Click on image to enlarge.
by David Greske
Description: Murder, madness, and revenge. Meagan Connors is young and beautiful, but her dreams are driving her mad. She seeks the help of psychologist Donovan Grey, and he begins to unlock the secrets to Meagan's troubled past. But Dr. Grey develops a secret of his own--he's falling in love with his patient. Paul Connors is Meagan's much older husband. Victim of an abusive childhood and haunted by horrid images of his dead mother, he's begun the slow spiral into insanity. At his mother's insistence he focuses his madness on his wife and takes her to the old deserted park, where the past and present collide and Meagan's dreams become her worst nightmares. And then there's Marlene.
eBook Publisher: Whiskey Creek Press, 2008
eBookwise Release Date: December 2008
3 Reader Ratings:
Available eBook Formats: OEBFF Format (IMP) [292 KB]
Reading time: 171-239 min.
"Megan sought the help of Dr. Donovan, a psychiatrist. She was plagued by nightmares. Donovan suspected that she was reincarnated. He also realized that he was falling in love with her. The personality of Paul, Megan's husband, began to change when he began having nightmares. The memories of years of child abuse at the hands of his mother began to surface. Retribution by David E. Greske has a gripping plot. I'm not sure whether to classify this as suspense, horror, or thriller, for it is a combination of all three. Plus you can throw is romance. While I abhorred Paul's actions, I also felt sorry for him as a sexually abused child. Megan is a delightful character. She has too much strength to be considered a victim. Retribution has it all: ghosts, murder, insanity, and great romance. Don't miss Retribution."_Reviewed by Debra Gaynor for ReviewYourBook.com, 5 Stars! This book has it all?
Hand in hand they strolled down the dirt path meandering through the pines and weeping willows. The last days of summer had been swallowed by autumn and the air hinted at the approaching winter. The couple wandered past the windmill, its four latticed blades creaking over lazily in the afternoon breeze.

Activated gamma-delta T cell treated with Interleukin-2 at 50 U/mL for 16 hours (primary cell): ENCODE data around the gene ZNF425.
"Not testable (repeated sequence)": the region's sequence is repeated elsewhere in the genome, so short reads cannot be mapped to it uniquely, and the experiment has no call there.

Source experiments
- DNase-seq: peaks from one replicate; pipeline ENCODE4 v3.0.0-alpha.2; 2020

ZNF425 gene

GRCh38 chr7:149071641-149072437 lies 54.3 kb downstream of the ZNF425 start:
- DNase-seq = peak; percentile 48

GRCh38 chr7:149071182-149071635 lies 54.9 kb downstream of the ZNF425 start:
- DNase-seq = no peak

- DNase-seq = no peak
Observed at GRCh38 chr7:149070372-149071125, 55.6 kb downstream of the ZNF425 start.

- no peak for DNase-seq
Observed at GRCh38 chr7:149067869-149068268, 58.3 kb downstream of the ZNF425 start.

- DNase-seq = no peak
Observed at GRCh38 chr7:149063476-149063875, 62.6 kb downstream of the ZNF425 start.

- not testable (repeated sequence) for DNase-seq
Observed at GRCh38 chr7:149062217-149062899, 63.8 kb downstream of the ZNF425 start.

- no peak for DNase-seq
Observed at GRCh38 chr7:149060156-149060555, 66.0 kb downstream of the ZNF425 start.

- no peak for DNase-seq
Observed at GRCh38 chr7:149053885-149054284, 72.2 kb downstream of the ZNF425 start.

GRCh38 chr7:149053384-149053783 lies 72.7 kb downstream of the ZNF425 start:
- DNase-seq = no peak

"I'm sorry," the woman said.
Her companion only grunted.
Cabins were scattered throughout the park. Children played in front of them. Adults sat on redwood decks sipping iced teas or drinking cocktails. The wind soughed through the trees.
During the summer months, hordes of travelers vacationed at Deer Park. But as winter closed in on their dreamland the park became less populated and in another month it would be as deserted as an Arizona ghost town.
They walked past the last cabin, strayed from the marked path, and shuffled through a meadow where the dried, brown grass brushed their ankles. She tried to take the boy's hand--he pulled away from her.
"We need to talk about this," she said.
"There's nothing to talk about," the companion responded. There was an edge to his voice that frightened the woman.
They headed toward the lake at the northeast corner of the park. Here there were animals locked in cages far too small. A deer, trapped in a pen with a metal floor, cowered as they passed. A black bear slept on a bed of its filth as its stubby tail tried to swat the flies buzzing around its hind quarters. Smaller cages rested on rotten planks above the deer and bear. These housed rabbits and beavers and badgers. The woman looked into the rabbits' eyes and saw pain and misery staring back at her.
"Poor things," she whispered.
The boy only sneered.
Fifty feet to the left of the cages was a small tin shed. A sign written in red paint against a white background hung above the door. It read:
FEED THE ANIMALS--25 CENTS
HOURS OF OPERATION:
MONDAY THRU SATURDAY--9AM TO 5:30PM
A bright, silvery padlock held the door closed.
They passed the pathetic zoo, the pain of the suffering animals locked in her heart, and journeyed across a wooden bridge spanning the small, man-made river which flowed into another natural lake. Halfway across the bridge they stopped, gazed over the railing, and stared at their reflections.
The water was so clear, so cold, and so very deep.
The woman turned her head upward and gazed at her partner. She couldn't see his face, but could see his eyes. They were as dark and as cold as the water.
Then there was darkness and falling ... falling ... falling...
* * * *
Meagan Connors woke. She was exhausted. The back of her blouse was soaked with sweat. Her brown hair was plastered to her forehead in dark, wet ringlets. She ran her tongue across her dry lips. She wanted a drink of water.
The face in front of her came into focus and the sound of traffic began to filter through the haze.